As the driving force behind our bicycles, either out racing or just getting us from A to B, the drive train is the most important part of our ride. But the chain itself can sometimes get overlooked by cyclists and either upgrading it or fitting it properly can have a major impact on the performance of your bike as well as the upkeep of your other components. Here, we delve into how to get your chain length just right and how that can change depending on what you want to do with your ride.
Why is chain length so important?
A new bicycle chain will tend to come with 116 chain links, each measuring an inch. This is so that it will fit even the biggest chainrings and sprockets. For touring bikes or single-speed bikes, this can change as you have either more need or less need for a chain of this length, however, this will make it easier for you to adjust your chain.
For most bikes, you will need to shorten the original chain to make it fit. This can be done by removing the link by using a chain tool to remove the stud or bolts from the chain when getting it to the right chain length. But it is also important to get the right length as if your chain is too long, you risk it slipping off of the chainset and damaging itself or your bike. Too short, and it could damage both your derailleur and groupset.
How do you get the right chain length?
Getting that right length is vital to a good ride. It means keeping your other components in top condition, and there is a very easy way to do it. This website will give you the right specification and all you need to do is give three measurements: the length of the chainstay, the largest chainring, and the largest sprocket. Easy. All of these measurements normally come within bike manuals for your ride, something you can usually find online too. Or if you can always use the chain already on your bike for an easy alternative.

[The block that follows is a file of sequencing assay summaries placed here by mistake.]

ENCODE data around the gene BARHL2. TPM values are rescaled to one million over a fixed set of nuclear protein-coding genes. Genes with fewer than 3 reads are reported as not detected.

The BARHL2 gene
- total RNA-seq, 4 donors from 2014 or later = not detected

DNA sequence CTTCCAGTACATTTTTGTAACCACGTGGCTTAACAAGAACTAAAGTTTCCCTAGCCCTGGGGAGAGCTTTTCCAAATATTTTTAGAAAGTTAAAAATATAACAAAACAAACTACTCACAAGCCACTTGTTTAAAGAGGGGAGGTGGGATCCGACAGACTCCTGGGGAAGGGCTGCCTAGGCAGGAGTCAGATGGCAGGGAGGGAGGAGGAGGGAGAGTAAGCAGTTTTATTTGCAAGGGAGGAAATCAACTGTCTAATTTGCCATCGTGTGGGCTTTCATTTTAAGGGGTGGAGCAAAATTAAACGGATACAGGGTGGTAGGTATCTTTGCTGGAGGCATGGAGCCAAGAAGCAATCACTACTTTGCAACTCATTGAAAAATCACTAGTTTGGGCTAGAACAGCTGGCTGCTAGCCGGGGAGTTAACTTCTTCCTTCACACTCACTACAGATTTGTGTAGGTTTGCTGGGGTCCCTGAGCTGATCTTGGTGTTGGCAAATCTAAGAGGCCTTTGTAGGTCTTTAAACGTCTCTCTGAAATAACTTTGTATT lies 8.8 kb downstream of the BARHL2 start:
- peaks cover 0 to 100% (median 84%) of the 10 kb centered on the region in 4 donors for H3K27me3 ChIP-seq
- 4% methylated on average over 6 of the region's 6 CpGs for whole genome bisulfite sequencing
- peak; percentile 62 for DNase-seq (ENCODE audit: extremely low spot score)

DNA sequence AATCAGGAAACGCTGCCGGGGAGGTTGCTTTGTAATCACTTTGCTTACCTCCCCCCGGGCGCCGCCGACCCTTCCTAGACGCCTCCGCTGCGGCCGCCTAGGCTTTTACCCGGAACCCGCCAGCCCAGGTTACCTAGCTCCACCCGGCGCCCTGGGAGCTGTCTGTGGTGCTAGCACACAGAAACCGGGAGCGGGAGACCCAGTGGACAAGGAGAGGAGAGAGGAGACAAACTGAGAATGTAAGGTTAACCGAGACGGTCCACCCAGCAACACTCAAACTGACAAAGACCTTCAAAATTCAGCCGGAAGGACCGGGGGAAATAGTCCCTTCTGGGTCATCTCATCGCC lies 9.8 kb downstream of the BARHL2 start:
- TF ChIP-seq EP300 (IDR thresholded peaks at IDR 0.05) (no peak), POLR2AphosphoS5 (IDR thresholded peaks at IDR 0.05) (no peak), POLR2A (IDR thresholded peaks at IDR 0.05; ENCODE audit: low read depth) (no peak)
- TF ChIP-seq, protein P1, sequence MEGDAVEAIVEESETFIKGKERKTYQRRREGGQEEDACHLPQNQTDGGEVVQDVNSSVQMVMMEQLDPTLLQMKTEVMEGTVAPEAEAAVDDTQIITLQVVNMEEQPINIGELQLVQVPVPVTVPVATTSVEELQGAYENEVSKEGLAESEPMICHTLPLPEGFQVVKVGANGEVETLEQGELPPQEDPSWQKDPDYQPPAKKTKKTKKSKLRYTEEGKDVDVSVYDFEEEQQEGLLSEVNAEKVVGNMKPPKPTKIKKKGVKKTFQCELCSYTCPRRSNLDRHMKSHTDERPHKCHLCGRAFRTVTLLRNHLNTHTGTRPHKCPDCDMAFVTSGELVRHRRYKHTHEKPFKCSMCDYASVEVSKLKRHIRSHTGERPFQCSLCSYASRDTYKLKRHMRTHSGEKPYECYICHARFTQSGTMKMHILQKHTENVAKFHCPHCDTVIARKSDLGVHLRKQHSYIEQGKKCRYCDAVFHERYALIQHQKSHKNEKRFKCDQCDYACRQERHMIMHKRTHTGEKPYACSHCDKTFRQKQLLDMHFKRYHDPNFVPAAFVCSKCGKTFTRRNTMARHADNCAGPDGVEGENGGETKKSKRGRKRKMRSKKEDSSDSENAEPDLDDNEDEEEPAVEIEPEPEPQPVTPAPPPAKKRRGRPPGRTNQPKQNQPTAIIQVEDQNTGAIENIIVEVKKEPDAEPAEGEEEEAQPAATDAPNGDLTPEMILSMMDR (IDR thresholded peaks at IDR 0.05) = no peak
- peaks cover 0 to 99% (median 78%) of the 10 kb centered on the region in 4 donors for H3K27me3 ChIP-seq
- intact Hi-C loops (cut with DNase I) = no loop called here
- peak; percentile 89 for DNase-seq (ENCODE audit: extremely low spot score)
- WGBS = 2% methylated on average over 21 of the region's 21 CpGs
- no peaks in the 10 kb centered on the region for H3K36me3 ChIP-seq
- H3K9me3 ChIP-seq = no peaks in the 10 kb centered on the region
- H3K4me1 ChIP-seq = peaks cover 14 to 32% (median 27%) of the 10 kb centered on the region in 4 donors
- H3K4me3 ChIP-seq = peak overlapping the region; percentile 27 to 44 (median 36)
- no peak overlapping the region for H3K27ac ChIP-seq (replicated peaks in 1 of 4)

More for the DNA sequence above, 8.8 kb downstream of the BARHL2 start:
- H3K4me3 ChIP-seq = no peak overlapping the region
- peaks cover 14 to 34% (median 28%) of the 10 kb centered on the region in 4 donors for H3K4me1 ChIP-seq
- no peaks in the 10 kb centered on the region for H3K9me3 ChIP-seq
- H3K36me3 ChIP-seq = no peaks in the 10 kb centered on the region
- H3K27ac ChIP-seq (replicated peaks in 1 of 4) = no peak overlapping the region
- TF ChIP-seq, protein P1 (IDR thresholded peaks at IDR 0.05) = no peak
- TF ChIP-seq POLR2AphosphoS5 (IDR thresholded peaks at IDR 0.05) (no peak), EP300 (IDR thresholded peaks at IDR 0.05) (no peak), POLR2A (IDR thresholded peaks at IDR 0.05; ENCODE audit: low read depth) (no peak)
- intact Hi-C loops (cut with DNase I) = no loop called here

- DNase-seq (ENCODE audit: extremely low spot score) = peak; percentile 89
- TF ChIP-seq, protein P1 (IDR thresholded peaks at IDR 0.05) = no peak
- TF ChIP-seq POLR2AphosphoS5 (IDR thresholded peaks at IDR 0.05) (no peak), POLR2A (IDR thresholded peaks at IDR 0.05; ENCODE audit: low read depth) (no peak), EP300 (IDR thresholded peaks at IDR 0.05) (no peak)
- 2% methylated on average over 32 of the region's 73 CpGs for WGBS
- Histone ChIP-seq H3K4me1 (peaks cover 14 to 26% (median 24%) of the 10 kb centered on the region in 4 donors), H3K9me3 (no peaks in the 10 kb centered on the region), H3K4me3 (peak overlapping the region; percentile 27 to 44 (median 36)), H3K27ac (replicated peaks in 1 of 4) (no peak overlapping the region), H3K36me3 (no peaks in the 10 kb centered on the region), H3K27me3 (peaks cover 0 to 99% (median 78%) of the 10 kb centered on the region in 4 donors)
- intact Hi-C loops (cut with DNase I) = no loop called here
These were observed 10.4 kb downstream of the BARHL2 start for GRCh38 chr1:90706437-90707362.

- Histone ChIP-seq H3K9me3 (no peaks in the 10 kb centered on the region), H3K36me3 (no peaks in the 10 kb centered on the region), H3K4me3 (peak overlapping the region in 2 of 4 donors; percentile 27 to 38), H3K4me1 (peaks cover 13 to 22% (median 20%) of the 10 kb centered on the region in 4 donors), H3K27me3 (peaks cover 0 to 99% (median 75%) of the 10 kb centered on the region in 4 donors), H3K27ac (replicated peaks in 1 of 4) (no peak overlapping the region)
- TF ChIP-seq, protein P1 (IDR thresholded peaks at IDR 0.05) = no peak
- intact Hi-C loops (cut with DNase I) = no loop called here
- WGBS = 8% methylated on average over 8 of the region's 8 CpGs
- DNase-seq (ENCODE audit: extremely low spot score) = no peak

Stretching it out
According to most estimates, you should change your chain every 2,000 miles but that can differ depending on which surface you are riding. For instance, if you clean your bike after every ride, spin your gears and weigh as much as a member of the peloton, you can get your chain to that kind of distance.
With that, a grand-tour rider will often go through two chains over the course of the three weeks. Although they do have the luxury of having a mechanic on standby after each day. For the rest of us, whether riding in cities or cold and rainy weather, the lifespan of your chain will be considerably shorter, and will stretch out over time, adding to the chain length. The easiest way to check this? With a ruler!
Grab your 30 cm ruler, the one you haven’t used since school, pull your chain tight so there is no slack and put the 0 cm marker in the centre of a rivet (chain link). If the end of your ruler also ends up in the centre of a rivet, then you have one healthy chain. However, if it is just 1.5 mm out, then it could be worth looking into getting a new chain. As mentioned above, chains are a hugely important part of your cycling experience and it is important to keep them clean, well lubed and in a good condition. This will keep the whole drive train singing for longer.
The We Love Cycling magazine has got you covered, giving you the best tips on how much you should spend on a new chain and we also go more in-depth on those key things to spot when your chain is wearing out.